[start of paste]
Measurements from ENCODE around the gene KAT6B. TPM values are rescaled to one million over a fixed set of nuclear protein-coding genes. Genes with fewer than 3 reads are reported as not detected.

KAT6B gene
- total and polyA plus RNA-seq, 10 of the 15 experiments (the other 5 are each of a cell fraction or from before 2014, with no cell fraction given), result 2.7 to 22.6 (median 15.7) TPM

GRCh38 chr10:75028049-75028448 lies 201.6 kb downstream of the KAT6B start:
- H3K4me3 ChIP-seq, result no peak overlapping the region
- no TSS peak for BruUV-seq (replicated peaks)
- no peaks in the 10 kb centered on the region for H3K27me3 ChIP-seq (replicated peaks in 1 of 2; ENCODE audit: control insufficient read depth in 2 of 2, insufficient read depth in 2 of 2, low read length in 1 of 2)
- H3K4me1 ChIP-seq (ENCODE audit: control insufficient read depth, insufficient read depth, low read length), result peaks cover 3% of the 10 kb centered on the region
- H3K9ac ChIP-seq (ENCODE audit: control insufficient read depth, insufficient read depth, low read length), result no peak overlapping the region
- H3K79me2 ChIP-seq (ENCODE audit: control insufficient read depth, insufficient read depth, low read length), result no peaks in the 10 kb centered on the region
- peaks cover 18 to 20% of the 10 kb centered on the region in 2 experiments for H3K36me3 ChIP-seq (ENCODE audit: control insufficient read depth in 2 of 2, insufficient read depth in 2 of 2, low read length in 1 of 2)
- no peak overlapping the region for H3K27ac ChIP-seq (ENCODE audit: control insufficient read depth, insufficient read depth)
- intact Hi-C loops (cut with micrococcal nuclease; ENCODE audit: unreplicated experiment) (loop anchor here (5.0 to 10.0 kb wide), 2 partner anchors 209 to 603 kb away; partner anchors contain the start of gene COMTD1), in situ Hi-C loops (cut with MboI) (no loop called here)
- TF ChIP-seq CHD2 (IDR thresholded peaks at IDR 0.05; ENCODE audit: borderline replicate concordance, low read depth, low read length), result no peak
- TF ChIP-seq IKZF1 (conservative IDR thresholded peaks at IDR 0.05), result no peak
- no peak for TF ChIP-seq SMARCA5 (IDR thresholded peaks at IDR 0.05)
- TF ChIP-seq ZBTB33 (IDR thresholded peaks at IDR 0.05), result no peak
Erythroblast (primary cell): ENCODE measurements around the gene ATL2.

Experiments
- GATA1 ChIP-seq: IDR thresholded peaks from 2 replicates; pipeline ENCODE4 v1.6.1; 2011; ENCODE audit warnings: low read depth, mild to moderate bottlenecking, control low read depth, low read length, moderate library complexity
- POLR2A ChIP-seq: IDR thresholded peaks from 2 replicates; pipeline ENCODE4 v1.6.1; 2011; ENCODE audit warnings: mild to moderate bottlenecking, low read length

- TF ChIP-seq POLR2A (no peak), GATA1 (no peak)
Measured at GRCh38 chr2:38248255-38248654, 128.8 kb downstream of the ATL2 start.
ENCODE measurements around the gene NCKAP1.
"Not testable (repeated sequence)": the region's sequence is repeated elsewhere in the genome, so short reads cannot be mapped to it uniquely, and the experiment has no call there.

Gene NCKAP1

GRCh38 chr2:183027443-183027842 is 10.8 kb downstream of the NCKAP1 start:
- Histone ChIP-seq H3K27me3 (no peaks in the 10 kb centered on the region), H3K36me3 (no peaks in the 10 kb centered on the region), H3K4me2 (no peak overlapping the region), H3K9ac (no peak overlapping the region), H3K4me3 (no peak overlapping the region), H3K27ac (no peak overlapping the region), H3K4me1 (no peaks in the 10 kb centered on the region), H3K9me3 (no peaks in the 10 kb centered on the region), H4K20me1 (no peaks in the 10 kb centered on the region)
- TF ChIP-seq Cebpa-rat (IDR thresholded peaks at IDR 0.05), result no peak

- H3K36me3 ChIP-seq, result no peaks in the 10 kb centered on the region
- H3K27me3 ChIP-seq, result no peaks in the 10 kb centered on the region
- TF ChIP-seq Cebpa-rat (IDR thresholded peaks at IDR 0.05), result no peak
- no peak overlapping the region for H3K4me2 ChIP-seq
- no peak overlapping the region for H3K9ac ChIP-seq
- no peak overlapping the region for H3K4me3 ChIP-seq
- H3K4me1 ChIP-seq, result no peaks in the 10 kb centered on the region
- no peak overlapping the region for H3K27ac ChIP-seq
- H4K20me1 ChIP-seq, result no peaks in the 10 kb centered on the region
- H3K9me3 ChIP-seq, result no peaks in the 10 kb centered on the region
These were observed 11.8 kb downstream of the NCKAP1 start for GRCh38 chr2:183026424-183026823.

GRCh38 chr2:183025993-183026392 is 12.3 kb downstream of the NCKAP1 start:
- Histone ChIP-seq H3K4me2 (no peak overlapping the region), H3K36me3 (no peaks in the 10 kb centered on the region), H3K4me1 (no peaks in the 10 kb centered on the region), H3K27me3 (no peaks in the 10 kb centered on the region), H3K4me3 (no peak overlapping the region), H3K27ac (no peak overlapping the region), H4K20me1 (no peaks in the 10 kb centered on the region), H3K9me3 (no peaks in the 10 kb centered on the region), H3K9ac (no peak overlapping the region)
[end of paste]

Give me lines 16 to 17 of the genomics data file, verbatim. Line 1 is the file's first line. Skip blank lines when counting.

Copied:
- no peak for TF ChIP-seq SMARCA5 (IDR thresholded peaks at IDR 0.05)
- TF ChIP-seq ZBTB33 (IDR thresholded peaks at IDR 0.05), result no peak